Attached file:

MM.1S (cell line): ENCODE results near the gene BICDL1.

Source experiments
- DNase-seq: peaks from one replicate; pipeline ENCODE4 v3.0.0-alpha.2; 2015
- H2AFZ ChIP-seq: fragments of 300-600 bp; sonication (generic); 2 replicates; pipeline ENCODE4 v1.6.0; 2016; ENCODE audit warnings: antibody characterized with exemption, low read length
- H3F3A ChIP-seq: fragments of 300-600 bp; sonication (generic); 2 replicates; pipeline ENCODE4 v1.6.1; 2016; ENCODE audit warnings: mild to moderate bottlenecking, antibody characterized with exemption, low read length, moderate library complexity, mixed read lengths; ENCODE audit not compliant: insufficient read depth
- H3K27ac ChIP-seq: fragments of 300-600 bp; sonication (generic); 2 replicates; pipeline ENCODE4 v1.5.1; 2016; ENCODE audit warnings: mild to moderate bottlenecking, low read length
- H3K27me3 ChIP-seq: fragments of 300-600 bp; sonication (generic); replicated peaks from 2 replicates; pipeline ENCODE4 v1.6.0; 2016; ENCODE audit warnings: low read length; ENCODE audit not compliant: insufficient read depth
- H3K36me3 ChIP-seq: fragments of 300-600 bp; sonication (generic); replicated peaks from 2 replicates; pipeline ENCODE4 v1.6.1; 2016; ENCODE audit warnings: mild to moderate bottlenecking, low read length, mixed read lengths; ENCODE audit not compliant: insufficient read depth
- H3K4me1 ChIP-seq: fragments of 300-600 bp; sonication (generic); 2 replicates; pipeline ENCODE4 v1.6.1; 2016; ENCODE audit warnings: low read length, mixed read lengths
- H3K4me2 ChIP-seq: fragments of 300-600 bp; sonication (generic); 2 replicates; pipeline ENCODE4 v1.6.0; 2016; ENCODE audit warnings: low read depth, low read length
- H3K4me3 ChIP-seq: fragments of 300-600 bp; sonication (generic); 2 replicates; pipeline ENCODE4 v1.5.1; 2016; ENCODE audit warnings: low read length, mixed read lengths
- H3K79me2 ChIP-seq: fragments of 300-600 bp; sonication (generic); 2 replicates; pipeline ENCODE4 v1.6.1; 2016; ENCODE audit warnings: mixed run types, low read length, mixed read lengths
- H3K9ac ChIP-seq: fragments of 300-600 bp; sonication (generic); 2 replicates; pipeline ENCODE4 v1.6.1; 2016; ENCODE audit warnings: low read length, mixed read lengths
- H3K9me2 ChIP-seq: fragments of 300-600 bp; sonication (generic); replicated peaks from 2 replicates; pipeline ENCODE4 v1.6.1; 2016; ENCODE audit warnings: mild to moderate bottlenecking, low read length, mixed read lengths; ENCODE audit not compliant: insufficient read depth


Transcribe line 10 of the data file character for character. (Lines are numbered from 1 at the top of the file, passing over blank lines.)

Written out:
- H3K4me2 ChIP-seq: fragments of 300-600 bp; sonication (generic); 2 replicates; pipeline ENCODE4 v1.6.0; 2016; ENCODE audit warnings: low read depth, low read length